Operations

Reach Out and Touch Someone

Scott Fletcher, editor/publisher
Posted on July 1, 1990

Today I had lunch with yet another limousine operator who claims that nearly all the business he needs simply rolls in by itself from satisfied customers and I still don’t believe it.

Usually when I hear this, the person claims that most forms of advertising just produce fruitless calls from price shoppers. Sure you can waste money on advertising but you still need to keep your name out in public, you still need to communicate with customers by mail and phone, and you still need to keep involved with local organizations where personal contracts can lead to business.

Any operator too busy or cash poor to maintain a solid marketing program is going to have a tough time in the dog-eat-dog Nineties. But here’s one marketing idea that anyone can do in 15 minutes with virtually no $$$. Make a list or a computer file with your top 10 current accounts as well as 10 top prospects who are not presently customers. Try to call each of them on a regular basis—like once a month.

Keep the conversation light but convey the message…” We value your business and would like to serve you in the near future.” The typical business person in a sales-oriented position, such as a limousine operator, averages at least one call to a current or prospective customer each work day. These calls usually last five minutes or less. You might want to keep a few notes about each call in order to follow up with a letter or future phone call. I think you will find this idea brings in new business as well as helpful suggestions and other dividends.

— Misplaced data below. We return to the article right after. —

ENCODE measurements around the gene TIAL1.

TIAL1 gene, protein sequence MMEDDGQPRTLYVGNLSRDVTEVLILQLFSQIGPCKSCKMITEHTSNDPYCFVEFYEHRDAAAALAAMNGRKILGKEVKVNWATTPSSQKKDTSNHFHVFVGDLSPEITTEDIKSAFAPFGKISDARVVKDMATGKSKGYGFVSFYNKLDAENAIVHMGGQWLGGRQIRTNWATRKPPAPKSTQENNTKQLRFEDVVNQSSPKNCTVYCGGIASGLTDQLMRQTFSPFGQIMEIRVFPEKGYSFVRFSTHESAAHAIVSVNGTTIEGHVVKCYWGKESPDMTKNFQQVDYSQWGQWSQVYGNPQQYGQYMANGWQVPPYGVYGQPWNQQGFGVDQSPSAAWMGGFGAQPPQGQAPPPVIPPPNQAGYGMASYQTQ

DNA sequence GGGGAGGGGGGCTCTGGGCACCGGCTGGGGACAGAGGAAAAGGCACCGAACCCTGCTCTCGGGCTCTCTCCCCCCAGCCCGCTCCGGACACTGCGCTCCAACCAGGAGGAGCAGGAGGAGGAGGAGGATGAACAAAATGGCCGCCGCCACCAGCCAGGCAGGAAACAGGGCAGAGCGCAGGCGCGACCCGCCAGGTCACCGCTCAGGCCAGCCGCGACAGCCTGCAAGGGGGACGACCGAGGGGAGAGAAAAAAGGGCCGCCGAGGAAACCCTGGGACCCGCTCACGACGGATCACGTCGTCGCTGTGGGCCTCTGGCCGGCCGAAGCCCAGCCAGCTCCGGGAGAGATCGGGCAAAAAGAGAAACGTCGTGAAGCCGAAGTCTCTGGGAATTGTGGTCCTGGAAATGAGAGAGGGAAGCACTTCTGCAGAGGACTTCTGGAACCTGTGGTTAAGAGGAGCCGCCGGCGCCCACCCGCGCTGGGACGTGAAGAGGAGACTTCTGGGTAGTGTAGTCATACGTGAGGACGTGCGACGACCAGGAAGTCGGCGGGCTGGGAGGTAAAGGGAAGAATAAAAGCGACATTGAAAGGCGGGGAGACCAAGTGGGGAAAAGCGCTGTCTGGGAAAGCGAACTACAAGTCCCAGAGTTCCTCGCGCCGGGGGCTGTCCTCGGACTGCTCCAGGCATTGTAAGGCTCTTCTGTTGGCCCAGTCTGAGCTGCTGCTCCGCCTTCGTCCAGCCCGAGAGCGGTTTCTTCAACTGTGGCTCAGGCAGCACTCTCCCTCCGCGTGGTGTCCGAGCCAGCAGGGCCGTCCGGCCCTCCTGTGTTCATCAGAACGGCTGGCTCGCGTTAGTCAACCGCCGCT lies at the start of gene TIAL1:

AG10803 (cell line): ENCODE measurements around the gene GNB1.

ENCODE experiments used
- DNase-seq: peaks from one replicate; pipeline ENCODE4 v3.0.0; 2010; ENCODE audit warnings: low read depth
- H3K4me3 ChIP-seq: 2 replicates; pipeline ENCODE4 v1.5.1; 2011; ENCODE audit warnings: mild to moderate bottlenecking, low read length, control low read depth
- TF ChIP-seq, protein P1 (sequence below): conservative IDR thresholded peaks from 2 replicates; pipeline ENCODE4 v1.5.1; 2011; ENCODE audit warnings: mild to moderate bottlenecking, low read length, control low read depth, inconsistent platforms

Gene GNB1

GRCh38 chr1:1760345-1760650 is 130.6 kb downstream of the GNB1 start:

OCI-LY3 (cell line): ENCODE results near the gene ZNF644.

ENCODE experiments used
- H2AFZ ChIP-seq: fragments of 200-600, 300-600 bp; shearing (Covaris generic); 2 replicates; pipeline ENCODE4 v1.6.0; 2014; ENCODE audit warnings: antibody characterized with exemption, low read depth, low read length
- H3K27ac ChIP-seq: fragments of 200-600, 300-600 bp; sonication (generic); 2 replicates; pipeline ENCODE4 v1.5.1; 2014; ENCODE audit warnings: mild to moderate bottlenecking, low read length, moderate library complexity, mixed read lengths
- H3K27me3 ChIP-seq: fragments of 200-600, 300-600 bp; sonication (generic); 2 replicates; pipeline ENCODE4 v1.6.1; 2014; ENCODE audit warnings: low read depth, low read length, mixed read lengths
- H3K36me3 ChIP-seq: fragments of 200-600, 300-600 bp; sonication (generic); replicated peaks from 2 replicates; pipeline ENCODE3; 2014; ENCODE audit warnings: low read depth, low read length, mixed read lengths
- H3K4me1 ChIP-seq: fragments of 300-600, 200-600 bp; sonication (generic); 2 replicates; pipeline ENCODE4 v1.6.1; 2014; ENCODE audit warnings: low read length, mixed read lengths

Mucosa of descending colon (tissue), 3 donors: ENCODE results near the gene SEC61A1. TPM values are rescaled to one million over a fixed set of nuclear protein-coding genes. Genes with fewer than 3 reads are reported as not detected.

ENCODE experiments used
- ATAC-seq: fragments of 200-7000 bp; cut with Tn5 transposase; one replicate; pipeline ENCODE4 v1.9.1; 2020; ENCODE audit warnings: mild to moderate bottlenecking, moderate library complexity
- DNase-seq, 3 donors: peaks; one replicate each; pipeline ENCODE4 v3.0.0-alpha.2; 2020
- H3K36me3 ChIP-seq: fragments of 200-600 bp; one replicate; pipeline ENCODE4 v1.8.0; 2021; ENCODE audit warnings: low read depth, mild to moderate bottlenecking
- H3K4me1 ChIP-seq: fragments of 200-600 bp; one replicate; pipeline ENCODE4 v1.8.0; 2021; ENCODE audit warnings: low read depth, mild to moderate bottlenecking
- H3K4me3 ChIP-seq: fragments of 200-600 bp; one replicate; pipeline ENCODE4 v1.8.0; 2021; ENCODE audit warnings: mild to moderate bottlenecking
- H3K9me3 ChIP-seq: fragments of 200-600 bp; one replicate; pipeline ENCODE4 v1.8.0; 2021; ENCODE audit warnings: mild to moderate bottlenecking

You may already have heard rumblings that every chauffeur in California must now have workman’s compensation coverage. Operators can still declare their chauffeurs as independent contractors, but that may be inviting an IRS audit. There are a few exceptions to the requirement—namely that owner/operators and husband/wife teams are exempt—but the law may force to make the switch form independent contractors. California operators should contact their local association and operators in other states should be on the lookout for this type of legislation.

Related Topics: advertising, independent contractor issues, workers’ comp

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